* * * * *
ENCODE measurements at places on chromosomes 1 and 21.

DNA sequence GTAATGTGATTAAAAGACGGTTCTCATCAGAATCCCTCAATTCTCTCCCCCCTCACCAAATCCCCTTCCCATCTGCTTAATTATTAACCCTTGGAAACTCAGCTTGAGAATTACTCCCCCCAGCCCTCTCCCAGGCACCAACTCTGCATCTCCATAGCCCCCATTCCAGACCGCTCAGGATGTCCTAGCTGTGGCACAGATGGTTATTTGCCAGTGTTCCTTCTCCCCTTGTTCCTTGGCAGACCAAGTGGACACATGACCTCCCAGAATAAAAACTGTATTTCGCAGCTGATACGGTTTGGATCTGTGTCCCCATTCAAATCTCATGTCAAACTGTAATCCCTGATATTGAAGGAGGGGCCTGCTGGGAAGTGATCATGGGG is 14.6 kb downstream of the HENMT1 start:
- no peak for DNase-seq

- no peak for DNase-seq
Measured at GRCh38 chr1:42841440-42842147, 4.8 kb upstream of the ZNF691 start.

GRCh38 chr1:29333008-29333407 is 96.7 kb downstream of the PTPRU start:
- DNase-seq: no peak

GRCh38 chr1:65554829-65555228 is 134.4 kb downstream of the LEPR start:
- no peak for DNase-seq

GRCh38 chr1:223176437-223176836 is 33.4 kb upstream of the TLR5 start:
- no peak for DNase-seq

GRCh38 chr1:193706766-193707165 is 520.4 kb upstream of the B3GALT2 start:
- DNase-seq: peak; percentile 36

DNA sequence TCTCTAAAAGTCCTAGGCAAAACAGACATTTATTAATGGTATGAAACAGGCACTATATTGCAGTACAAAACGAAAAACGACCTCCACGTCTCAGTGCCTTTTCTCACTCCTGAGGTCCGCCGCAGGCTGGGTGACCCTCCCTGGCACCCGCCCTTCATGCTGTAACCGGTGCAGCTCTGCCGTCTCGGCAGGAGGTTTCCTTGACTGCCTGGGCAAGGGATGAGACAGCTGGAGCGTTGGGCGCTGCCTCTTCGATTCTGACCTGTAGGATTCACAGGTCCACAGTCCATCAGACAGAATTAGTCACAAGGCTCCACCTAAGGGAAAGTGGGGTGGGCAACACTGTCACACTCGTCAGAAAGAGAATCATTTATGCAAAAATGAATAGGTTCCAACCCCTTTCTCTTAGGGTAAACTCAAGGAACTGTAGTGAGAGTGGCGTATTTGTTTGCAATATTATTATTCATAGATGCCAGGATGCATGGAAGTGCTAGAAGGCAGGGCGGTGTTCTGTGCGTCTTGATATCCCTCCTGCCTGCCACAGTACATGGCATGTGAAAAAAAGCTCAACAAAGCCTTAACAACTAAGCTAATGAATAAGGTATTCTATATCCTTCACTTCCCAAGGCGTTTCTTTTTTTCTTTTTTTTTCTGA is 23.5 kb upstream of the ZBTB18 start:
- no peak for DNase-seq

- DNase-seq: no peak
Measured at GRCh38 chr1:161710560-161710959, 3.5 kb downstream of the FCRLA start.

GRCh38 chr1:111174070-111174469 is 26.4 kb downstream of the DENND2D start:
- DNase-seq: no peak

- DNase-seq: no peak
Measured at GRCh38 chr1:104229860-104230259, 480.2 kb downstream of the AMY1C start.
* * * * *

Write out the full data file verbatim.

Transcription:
ENCODE measurements at places on chromosomes 1 and 21.

DNA sequence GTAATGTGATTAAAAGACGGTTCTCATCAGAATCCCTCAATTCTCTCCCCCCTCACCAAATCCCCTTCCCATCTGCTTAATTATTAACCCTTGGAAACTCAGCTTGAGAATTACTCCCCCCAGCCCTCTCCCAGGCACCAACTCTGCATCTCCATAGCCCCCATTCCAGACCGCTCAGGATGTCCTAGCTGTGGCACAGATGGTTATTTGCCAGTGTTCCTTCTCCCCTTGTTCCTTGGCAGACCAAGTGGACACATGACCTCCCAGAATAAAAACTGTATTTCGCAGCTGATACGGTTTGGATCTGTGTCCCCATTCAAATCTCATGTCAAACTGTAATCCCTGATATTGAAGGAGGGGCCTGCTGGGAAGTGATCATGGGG is 14.6 kb downstream of the HENMT1 start:
- no peak for DNase-seq

- no peak for DNase-seq
Measured at GRCh38 chr1:42841440-42842147, 4.8 kb upstream of the ZNF691 start.

GRCh38 chr1:29333008-29333407 is 96.7 kb downstream of the PTPRU start:
- DNase-seq: no peak

GRCh38 chr1:65554829-65555228 is 134.4 kb downstream of the LEPR start:
- no peak for DNase-seq

GRCh38 chr1:223176437-223176836 is 33.4 kb upstream of the TLR5 start:
- no peak for DNase-seq

GRCh38 chr1:193706766-193707165 is 520.4 kb upstream of the B3GALT2 start:
- DNase-seq: peak; percentile 36

DNA sequence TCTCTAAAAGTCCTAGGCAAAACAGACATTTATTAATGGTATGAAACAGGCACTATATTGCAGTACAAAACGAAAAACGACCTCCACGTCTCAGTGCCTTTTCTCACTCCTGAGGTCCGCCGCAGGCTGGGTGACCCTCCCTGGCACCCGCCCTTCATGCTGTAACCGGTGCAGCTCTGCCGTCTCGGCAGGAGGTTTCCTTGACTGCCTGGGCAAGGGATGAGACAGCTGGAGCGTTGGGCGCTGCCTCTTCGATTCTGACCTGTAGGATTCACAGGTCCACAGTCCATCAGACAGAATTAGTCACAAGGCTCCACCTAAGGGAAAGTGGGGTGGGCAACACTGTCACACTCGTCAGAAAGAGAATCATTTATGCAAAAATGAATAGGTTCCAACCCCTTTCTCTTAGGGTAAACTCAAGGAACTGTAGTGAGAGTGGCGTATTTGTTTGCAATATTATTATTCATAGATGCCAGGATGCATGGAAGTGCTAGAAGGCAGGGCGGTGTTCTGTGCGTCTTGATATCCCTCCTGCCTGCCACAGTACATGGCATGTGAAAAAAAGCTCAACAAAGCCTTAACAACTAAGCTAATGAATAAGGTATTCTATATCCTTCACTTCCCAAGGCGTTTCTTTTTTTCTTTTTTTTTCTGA is 23.5 kb upstream of the ZBTB18 start:
- no peak for DNase-seq

- DNase-seq: no peak
Measured at GRCh38 chr1:161710560-161710959, 3.5 kb downstream of the FCRLA start.

GRCh38 chr1:111174070-111174469 is 26.4 kb downstream of the DENND2D start:
- DNase-seq: no peak

- DNase-seq: no peak
Measured at GRCh38 chr1:104229860-104230259, 480.2 kb downstream of the AMY1C start.